Tuesday, 10 July 2018

MY THOUSANDTH WALK

This morning I did my thousandth walk. There was nothing remarkable about it.  It was a cold grey winter morning.  Luckily there was no rain and little wind.  It was an east walk.  One house was being demolished, one fence reconstructed and two building sites housed noisy radios.  I saw ten species of birds.  As usual, I saw more dogs than birds, but all except three mad golden retrievers at the park, were legally on leashes.  The magpies are nesting in Sackville Street, and one spectacular male swooped low over my head.  I ducked involuntarily, but I don't think he meant me any harm.  He could easily have done so, if that had been his aim.
Australian Magpie


When my father died, in an attempt at self-improvement, I joined the local gym.  I took it seriously, and three days a week, I was waiting for the doors to open at 6 a.m.  However, it didn't take many months for me to realize that my gym membership was of more benefit to the gym than it was me, so I extracted myself from the contract and began my morning walks instead.  From home, I walk north, south, east and west in turn each morning.  Each walk takes half an hour, and each incorporates a park, all small local reserves, except the north walk, which has a larger park with more trees and a couple of ovals.  To make my walks more interesting, I list the birds I see and hear each day.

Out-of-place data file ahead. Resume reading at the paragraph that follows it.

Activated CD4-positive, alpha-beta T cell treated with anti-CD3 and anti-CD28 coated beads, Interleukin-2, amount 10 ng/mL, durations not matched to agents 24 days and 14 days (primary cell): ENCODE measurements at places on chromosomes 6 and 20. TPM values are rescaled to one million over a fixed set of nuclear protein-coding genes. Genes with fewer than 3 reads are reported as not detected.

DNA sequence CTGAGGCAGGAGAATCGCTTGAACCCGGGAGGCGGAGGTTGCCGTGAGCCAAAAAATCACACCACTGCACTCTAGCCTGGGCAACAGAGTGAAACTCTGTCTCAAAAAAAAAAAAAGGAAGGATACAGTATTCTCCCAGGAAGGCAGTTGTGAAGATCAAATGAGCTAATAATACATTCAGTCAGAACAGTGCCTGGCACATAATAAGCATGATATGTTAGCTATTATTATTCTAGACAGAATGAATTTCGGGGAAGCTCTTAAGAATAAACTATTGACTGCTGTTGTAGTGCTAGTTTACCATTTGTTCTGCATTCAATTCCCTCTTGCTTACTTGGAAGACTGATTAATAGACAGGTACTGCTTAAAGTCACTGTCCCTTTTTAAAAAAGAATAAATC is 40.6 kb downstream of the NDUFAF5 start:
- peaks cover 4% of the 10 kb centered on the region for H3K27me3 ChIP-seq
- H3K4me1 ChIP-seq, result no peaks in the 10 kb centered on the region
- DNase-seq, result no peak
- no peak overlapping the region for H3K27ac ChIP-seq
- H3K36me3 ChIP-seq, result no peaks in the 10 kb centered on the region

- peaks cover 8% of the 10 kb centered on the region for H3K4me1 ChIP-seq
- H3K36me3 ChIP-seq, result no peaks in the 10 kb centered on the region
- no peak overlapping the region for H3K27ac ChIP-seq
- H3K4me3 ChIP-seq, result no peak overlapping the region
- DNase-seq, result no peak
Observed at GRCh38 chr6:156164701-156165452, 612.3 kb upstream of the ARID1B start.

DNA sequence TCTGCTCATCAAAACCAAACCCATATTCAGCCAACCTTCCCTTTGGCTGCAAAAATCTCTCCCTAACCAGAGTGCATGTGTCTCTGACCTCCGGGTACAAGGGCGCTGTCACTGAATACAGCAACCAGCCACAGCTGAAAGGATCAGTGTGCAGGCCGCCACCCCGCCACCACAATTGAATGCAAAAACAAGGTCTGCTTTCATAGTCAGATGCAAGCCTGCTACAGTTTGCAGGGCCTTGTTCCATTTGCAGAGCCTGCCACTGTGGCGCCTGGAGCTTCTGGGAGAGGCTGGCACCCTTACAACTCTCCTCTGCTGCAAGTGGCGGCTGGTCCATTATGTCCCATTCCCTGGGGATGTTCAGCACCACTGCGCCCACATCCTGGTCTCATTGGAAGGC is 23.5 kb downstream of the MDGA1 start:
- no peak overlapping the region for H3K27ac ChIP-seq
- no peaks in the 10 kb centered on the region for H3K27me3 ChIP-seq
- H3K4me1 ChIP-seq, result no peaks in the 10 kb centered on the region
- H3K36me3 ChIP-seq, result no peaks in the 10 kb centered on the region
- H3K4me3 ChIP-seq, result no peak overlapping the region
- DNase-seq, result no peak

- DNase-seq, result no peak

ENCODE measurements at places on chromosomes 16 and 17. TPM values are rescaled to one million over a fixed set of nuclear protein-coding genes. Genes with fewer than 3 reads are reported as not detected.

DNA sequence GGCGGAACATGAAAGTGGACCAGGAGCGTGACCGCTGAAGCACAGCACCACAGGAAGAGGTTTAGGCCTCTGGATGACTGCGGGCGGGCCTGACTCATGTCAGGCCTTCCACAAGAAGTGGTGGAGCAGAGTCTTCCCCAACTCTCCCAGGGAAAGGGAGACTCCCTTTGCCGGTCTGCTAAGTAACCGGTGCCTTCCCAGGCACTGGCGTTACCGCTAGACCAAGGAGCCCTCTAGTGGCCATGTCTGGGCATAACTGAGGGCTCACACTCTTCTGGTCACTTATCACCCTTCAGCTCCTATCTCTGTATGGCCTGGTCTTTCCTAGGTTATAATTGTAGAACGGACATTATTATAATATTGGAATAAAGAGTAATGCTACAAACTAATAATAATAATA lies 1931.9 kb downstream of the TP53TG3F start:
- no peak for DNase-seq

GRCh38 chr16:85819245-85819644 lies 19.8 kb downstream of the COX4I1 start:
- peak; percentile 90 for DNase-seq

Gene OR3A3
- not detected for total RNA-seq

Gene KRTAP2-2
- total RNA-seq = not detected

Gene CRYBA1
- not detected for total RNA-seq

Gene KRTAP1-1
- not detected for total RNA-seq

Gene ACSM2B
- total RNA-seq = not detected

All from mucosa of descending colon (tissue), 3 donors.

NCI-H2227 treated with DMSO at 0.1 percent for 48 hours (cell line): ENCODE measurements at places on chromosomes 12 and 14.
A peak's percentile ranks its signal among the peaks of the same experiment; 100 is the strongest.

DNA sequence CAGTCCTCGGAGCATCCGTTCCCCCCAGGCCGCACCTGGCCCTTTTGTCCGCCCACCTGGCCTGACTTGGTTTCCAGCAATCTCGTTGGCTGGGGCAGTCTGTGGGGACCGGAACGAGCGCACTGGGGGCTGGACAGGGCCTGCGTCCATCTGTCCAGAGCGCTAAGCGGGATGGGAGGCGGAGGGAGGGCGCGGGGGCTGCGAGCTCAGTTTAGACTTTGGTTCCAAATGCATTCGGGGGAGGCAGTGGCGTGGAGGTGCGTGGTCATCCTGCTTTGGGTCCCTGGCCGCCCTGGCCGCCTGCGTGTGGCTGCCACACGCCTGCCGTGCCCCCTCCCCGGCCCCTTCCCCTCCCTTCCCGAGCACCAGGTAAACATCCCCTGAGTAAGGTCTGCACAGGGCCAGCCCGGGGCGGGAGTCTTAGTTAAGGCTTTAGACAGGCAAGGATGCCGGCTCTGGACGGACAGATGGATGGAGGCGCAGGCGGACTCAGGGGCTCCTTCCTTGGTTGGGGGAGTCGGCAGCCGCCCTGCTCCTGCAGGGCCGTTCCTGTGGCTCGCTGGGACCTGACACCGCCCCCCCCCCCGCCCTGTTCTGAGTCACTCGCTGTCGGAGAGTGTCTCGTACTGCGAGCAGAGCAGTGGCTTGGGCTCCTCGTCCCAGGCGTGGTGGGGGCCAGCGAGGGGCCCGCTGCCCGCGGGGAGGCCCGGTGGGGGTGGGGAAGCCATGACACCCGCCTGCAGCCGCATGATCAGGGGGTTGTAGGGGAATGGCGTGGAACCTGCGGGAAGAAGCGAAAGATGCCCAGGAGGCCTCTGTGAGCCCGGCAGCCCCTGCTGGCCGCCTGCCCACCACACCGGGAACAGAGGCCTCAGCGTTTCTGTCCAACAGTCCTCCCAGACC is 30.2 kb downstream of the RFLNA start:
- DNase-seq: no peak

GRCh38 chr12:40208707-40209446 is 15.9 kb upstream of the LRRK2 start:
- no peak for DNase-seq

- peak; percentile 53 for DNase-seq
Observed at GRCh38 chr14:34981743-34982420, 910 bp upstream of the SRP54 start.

Sulphur-crested Cockatoos

Most lists are totally predictable.  I know I will see magpies, Rainbow Lorikeets, Red Wattlebirds, Noisy Miners, Spotted Doves and Common Mynas.  I will usually see Little Ravens and hear (and sometimes see) Grey Butcherbirds.  Common Starlings and Rock Doves are becoming more common.  Brown Thornbills are resident, but I record them on about 50% of my walks.  Sometimes I see Little Wattlebirds and Magpie-larks, but I can't rely on either of them.  Sulphur-crested Cockatoos sometimes put in an appearance and Little Corellas are more common in autumn. Spotted Pardalotes are never common, but perhaps I see them more in autumn.  On a west walk, near the school oval, I hope for a Masked Lapwing.  On a south walk, I look for Crested Pigeons.   Silvereyes, once common, are now rare.  Alas, the Willie Wagtails are now gone and the Red-rumped Parrots, which used to be reliable, are now rare.  Welcome Swallows have arrived since I've been walking and they don't seem to migrate.  I see them every season.  In fact, I saw one yesterday.

My best ever total is 17 species, which I have achieved twice:  once on a west walk in September 2015 and once on an east walk in June 2017. This is interesting, as my best regular totals are on north walks:  I've achieved 16 species here many times.  My worst ever total is 8, which I've achieved several times, always on a west walk.
Gang-gang Cockatoo